Bench warrants: Bench warrants are commonly issued in cases where there is a failure to appear in court. You are then considered to be in contempt of court. Failure to appear for a court hearing, a sentencing date, or disobeying a court order can all lead to a bench warrant in your name.
Search warrants: These types of warrants are ordered by a judge to allow police officers to enter a private property or premise to obtain incriminating evidence in relation to a crime or to detain an individual who has an arrest warrant in his name. In the case of the latter, the search warrant is only required when the suspect is found to be hiding in a third party premise.
Arrest warrants never expire and will remain active on your record until the warrant is satisfied with the state. The only way to satisfy a warrant is with an arrest or payment of fines. It's strongly advised if you have a warrant in your name that you address the warrant as soon as possible to avoid further problems with the law. Seeking legal advice is helpful since only a lawyer can represent you in court and resolve the warrant in your best interests. A lawyer can even get the warrant removed from your record if you're eligible to have the record expunged.
If the violation complaint you receive from the court does not have the Court Appearance Required box checked then you have the option to pay the fine without appearing in court provided the charge is listed on either the Statewide Violations Bureau Schedule or the Local Violations Bureau Schedule. You can pay your fine at the court house, by mail or on the web at NJMCdirect.com. Note that if you choose to handle the complaint without appearing in court, you are pleading guilty. You give up your right to a lawyer and a trial in regards to your case.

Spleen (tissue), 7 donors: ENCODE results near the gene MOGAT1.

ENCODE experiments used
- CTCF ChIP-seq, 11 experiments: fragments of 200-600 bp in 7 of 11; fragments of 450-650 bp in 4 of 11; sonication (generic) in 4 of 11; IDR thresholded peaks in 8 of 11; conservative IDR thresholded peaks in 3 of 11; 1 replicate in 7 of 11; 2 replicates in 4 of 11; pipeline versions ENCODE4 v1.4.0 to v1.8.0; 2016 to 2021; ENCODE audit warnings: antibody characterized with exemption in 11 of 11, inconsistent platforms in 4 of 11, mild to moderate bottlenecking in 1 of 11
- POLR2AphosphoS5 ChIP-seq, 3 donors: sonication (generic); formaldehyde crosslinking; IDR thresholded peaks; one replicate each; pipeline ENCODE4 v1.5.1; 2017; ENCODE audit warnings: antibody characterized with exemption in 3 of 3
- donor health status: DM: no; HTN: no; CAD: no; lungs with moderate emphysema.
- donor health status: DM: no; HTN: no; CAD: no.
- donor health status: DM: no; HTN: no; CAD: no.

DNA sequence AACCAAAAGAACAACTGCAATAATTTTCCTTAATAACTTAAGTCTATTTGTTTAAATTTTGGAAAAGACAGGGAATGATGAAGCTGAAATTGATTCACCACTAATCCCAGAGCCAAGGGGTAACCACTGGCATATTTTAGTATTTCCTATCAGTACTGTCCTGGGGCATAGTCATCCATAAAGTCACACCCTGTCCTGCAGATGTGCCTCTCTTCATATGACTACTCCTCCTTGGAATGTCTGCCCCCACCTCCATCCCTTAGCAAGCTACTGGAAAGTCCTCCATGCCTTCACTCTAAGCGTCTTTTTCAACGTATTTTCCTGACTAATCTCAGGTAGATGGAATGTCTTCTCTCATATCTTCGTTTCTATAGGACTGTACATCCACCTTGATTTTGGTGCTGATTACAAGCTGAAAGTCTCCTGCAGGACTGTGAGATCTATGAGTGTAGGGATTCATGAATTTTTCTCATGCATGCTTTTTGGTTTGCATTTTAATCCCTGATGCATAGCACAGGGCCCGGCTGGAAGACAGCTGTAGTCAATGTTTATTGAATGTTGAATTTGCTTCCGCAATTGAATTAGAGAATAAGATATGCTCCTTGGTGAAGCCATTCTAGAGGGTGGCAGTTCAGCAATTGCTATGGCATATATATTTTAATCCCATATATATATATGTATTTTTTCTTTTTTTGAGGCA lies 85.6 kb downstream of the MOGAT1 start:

is any agreement in a criminal case between the prosecutor and defendant whereby the defendant agrees to plead guilty to a particular charge in return for some concession from the prosecutor. Usually the person on trial will plead guilty to a lesser charge in return for the dismissal of other charges. Or the defendant will plead guilty to the original criminal charge in return for a more lenient sentence. Either way, a plea bargain allows both parties to avoid a lengthy criminal trial. It benefits the guilty person by eliminating the risk of conviction on trial for a more serious charge. A plea bargain is one way to resolve a case and must be approved by a judge.
If you plead not guilty your case goes to trial where a judge will determine the outcome of your case. It's strongly advised to hire a lawyer at this point if you haven't already. In a trial, the prosecutor will call each witness against you to answer questions and testify under oath. When the prosecutor is finished, you, or your attorney, will be able to ask them questions about their testimony. Once the prosecutor case is finished, you and your lawyer will have the chance to call witnesses and present evidence on your behalf.
You can testify for yourself, although you are not required to do so. If you decide to testify, note that the prosecutor can cross-examine you which could work against you. After all witnesses have spoken and any evidence has been considered, the judge will decide your guilt and impose an appropriate sentence.
You may file for an appeal if you disagree with the court's decision. In New Jersey, the appeal must be submitted to the court within 20 calendar days of your conviction. Here is where a lawyer can really support you in this matter. Information on representing yourself in an appeal is also available at njcourts.com